|Last Name||First Name||Entry Dates||Departed||Position||Bio and Pictures||Remarks|
|Birchim||James D.||68.08-09||68.10||1-1||RT NH
|Camors Jr.||Robert E.||70.09-10||71.02-03||1-3|
|Camors Jr.||Robert E"Bruce"||71.01.19||71.04.30||STP|
|Hunt||George W.||68.03-04||68.05-06||1-1||RT ME|
|Love||Anthoney H.||68.07||68.08||1-1||RT IA|
|Machata||Rudolph G.||68.10-11||68.11.14||1-2||CCS,69.08.23 KIA|
|Messer||Joseph B.||69.06-07||69.08-09||1-2||RT AR|
|Mohs||Robert P.||69.09||69.12||1-2||Bio and Pictures||RT IA / RT HI|
|O’Daniel||Lloyd G.||69.12||70.02||1-0||CCC LS,Covey Rider|
|Plaster||John L.||70.02||70.06||1-0||Bio and Pictures||RI HI|
|Walker||Joe J.|| 68.08|
|Yancey||John M.||69.12||70.08||1-1||RT DE|
Robert P. Mohs served three tours in Vietnam. His first tour was in 1966 with the 1st Battalion, 101st Airborne Division. He returned in 1969 with the 75th Rangers and later transferred to Military Assistance Command Vietnam Studies and Observations (MAC V SOG), Command and Control Central (CCC), Recon Company assigned to Recon Teams: California, New York and Hawaii.
Six Pack and Plasticman
RT California and the 60mm French “knee” mortar.
According to legendary SOG 1-0 Joe Walker, they used the second version of the French tube with an M1 baseplate. This model had a mechanical firing device at the base which afforded controlled and timed shots.
The sling was simply a wide cargo strap tied to the tube; the bipod and anything else was stripped away.
Rounds were modified by removing all charges except the base charge; the stabilizing body was also removed making the rounds shorter and more compact and easier to carry.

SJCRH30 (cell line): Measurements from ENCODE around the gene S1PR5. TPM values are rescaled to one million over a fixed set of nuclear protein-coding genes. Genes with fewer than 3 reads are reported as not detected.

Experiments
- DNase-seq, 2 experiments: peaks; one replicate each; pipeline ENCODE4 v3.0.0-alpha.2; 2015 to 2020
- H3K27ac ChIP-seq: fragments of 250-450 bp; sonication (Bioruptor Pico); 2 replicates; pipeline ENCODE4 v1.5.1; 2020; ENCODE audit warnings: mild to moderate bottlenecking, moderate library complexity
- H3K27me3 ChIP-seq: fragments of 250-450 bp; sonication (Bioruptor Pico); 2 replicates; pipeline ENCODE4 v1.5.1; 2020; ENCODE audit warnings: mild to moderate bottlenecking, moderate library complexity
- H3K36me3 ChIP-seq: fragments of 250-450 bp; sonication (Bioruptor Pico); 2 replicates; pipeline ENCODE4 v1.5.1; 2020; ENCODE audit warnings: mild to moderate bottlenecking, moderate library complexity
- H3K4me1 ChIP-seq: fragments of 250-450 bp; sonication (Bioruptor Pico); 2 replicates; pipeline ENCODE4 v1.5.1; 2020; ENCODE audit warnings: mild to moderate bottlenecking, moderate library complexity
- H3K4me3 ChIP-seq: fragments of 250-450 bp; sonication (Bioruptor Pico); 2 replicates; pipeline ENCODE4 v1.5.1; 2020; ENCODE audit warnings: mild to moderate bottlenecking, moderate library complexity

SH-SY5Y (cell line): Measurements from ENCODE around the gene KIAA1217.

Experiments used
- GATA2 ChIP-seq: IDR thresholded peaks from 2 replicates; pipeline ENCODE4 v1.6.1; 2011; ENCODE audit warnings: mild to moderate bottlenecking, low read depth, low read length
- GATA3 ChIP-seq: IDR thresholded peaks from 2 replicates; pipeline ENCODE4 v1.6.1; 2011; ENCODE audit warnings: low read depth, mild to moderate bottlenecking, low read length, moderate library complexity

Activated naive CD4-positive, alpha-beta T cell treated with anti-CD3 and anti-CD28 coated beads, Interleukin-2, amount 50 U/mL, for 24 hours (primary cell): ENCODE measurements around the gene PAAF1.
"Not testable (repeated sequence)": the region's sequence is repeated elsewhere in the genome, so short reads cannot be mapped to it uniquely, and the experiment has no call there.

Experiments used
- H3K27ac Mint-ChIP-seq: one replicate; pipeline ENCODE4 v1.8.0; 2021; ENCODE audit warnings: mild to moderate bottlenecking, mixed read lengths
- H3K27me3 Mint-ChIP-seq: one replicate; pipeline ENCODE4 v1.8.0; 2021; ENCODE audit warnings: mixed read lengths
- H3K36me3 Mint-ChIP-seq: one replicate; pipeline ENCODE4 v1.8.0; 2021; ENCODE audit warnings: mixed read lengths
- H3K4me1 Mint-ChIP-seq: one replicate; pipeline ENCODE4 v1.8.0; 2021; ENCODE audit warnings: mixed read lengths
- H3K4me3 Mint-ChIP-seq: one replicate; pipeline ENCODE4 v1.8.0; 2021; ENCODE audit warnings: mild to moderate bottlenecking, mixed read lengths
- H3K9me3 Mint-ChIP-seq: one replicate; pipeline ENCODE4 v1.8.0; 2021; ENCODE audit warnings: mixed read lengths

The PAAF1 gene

Walker designated one of his Yards to be the mortar man and assigned him an assistant; both still carried their individual CAR-15s, and additional mortar rounds were divided among the rest of the team.
During contact and where the terrain favored it, California would come up on-line in a modified immediate-action drill with CAR-15s, RPGs, RPD machineguns, and grenades to buy time for the 60 crew to make ready. Every man fired a set number of magazines or rockets making this action very choreographed. As all this happened, the 60 crew would open up with about 10 rounds in either indirect (traditional) fire, or from the hip, as Joe and several others demonstrate in the pics.
All this violence typically occurred within a few hundred feet separating the team from massing NVA. Using these tactics, 12–15 dudes could easily force several companies of NVA — and possibly more — to scatter and seriously wonder what the fuck they just bumped into.